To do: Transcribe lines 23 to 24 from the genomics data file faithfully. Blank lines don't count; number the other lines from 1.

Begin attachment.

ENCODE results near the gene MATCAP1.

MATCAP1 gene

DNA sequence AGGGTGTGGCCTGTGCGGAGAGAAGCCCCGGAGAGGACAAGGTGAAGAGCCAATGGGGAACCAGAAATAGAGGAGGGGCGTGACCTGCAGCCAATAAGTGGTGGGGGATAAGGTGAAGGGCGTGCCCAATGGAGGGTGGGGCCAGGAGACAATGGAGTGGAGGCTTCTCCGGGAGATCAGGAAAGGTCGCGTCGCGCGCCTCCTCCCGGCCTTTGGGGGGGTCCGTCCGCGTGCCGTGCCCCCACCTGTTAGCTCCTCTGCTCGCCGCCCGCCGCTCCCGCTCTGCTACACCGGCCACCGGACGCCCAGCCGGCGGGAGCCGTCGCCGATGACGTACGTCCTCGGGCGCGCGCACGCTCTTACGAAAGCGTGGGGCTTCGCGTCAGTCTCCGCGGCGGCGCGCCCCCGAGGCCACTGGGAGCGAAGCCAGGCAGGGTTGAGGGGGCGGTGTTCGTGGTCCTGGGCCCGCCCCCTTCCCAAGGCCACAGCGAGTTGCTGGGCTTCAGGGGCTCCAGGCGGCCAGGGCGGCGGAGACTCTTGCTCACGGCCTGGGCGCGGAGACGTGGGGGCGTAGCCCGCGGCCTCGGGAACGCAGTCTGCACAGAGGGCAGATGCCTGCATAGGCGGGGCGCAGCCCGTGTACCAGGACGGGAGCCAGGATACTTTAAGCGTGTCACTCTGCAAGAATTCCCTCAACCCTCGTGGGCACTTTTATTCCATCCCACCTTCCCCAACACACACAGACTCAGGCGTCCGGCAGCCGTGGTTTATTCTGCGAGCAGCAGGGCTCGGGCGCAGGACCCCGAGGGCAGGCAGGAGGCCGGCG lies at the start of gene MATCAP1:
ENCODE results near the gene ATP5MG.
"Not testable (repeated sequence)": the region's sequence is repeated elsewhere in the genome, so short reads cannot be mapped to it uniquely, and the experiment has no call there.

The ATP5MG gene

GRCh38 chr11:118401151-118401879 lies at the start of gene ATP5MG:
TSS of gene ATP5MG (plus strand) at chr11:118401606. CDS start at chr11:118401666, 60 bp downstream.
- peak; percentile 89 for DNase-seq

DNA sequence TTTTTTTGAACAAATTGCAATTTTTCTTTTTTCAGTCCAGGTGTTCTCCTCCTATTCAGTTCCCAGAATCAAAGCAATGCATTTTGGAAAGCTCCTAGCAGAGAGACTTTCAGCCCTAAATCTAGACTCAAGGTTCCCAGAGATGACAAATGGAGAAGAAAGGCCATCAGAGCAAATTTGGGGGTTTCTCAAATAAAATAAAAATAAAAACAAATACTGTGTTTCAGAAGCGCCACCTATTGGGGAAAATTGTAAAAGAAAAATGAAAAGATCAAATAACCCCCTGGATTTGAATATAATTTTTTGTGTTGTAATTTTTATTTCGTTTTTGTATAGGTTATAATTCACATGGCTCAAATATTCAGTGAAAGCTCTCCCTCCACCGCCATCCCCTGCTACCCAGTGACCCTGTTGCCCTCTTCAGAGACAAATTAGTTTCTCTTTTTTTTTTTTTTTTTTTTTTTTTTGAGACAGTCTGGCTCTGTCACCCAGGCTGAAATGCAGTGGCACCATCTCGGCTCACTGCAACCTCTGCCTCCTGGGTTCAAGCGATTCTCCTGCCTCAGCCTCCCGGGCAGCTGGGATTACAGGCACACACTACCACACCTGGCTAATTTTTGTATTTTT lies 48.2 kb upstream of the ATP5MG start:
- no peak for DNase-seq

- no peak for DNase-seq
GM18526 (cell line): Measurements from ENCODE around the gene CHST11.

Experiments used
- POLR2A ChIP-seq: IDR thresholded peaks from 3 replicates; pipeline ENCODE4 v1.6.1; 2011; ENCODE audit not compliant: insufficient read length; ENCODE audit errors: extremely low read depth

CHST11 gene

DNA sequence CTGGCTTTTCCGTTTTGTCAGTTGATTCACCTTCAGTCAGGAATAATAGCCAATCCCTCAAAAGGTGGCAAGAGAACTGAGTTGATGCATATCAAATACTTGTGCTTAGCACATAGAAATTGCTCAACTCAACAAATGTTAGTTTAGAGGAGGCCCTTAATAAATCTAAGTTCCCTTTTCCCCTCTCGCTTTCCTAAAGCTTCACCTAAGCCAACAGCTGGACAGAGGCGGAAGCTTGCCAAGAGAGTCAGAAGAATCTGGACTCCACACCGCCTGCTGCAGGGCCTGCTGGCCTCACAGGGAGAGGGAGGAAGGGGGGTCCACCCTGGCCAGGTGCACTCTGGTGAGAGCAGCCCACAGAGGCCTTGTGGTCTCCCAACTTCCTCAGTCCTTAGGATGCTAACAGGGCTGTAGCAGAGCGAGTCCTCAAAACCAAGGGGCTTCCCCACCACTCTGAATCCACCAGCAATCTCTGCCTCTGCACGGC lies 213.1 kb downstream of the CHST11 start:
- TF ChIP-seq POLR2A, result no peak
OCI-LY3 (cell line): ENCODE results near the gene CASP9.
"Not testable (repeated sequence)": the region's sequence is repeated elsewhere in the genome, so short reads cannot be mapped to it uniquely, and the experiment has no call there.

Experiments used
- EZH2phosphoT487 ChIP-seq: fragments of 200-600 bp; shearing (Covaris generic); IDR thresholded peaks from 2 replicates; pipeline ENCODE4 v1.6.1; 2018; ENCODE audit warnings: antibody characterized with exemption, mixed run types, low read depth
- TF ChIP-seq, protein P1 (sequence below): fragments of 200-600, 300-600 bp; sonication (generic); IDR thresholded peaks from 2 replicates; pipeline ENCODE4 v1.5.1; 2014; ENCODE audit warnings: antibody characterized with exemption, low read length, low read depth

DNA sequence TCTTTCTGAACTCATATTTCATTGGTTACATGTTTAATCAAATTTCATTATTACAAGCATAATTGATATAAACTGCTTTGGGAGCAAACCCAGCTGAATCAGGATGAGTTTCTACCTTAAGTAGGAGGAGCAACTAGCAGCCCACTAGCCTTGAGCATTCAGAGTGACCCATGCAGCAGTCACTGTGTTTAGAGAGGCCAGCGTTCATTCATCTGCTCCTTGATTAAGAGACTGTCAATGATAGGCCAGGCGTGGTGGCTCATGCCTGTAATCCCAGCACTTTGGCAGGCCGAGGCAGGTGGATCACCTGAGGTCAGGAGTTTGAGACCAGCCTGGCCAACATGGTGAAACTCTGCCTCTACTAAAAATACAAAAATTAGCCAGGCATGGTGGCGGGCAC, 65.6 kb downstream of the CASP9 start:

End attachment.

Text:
- TF ChIP-seq, protein P1 (sequence below): fragments of 200-600, 300-600 bp; sonication (generic); IDR thresholded peaks from 2 replicates; pipeline ENCODE4 v1.5.1; 2014; ENCODE audit warnings: antibody characterized with exemption, low read length, low read depth

DNA sequence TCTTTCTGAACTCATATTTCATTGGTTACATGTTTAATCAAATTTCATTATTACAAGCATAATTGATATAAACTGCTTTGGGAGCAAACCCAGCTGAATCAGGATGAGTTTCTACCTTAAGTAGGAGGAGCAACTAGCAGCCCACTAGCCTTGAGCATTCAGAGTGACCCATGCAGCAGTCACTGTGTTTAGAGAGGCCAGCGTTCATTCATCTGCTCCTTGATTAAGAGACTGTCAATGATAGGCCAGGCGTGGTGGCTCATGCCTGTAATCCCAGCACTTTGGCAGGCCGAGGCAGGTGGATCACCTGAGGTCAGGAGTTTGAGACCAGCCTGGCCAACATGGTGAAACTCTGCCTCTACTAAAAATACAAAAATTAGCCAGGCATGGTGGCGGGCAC, 65.6 kb downstream of the CASP9 start: